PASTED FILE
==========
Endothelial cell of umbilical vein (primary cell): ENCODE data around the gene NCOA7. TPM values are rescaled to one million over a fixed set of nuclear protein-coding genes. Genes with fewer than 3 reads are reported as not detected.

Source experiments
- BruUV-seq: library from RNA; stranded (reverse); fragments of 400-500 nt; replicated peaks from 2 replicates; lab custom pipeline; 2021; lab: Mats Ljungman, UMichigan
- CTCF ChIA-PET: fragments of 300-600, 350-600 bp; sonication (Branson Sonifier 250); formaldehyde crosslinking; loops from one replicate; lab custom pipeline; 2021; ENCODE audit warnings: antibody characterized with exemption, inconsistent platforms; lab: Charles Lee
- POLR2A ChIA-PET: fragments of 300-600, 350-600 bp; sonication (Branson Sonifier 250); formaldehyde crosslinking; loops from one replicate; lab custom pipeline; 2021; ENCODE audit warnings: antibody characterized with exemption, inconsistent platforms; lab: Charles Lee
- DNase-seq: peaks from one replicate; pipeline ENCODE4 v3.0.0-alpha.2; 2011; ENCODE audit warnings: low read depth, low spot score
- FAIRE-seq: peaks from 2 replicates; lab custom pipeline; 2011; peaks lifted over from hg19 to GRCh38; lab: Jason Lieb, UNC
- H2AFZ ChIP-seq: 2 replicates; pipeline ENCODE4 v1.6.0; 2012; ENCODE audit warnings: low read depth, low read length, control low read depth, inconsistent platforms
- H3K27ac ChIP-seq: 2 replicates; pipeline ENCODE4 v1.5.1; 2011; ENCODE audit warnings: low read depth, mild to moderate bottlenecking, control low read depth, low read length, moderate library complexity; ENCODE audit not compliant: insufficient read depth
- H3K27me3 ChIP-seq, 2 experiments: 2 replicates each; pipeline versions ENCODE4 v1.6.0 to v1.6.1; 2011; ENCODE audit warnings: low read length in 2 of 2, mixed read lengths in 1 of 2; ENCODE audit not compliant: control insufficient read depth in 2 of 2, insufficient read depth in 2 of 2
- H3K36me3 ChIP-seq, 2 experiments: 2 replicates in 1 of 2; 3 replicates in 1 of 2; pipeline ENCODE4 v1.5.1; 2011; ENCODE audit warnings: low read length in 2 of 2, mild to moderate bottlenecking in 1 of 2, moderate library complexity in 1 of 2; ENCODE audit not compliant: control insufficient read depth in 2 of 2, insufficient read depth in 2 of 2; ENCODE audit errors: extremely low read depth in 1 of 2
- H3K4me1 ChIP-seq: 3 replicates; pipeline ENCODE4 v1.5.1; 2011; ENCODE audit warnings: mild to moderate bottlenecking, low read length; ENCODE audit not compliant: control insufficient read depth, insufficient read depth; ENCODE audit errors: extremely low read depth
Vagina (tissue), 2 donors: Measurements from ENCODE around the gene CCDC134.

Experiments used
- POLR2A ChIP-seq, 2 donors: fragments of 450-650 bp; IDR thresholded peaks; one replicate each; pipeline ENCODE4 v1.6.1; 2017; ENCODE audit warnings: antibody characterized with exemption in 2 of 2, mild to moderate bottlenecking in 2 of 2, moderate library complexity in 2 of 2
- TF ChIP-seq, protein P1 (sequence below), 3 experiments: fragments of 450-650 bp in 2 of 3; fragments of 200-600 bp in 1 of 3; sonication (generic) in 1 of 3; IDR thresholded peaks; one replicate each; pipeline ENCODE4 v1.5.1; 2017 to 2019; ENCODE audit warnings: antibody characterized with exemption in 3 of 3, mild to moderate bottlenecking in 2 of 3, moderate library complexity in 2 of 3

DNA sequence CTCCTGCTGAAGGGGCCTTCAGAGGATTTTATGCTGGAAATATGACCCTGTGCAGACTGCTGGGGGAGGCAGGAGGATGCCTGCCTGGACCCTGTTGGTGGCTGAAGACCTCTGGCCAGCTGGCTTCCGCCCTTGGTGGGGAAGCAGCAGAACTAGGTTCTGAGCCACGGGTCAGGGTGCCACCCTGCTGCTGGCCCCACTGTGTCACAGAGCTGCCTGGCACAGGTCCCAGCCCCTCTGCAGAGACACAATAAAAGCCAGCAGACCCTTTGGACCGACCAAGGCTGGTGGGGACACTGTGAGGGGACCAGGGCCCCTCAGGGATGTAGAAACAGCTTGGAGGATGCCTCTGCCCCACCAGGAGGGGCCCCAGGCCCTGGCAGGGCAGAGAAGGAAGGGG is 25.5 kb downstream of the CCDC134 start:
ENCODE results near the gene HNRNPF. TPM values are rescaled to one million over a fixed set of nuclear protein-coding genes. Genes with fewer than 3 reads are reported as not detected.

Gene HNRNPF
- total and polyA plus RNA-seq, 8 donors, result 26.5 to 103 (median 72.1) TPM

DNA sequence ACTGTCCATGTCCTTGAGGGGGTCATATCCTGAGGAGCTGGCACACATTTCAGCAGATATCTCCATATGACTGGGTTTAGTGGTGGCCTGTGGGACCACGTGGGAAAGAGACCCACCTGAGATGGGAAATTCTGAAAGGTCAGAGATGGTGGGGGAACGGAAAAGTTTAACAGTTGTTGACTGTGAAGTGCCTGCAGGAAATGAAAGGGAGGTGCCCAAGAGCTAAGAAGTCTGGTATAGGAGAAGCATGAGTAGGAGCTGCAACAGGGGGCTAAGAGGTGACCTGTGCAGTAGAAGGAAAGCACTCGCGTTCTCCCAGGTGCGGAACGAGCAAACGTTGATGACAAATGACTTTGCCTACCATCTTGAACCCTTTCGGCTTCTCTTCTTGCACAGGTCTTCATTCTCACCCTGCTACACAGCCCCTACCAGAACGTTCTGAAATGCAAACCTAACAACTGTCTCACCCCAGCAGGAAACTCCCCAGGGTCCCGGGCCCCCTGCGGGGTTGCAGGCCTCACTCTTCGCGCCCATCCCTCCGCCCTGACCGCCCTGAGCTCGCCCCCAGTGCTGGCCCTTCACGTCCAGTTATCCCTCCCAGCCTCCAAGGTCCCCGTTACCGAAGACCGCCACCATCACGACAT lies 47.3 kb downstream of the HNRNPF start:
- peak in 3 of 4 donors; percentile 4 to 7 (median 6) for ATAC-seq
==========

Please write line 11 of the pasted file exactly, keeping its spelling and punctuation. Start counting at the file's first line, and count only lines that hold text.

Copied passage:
- H3K36me3 ChIP-seq, 2 experiments: 2 replicates in 1 of 2; 3 replicates in 1 of 2; pipeline ENCODE4 v1.5.1; 2011; ENCODE audit warnings: low read length in 2 of 2, mild to moderate bottlenecking in 1 of 2, moderate library complexity in 1 of 2; ENCODE audit not compliant: control insufficient read depth in 2 of 2, insufficient read depth in 2 of 2; ENCODE audit errors: extremely low read depth in 1 of 2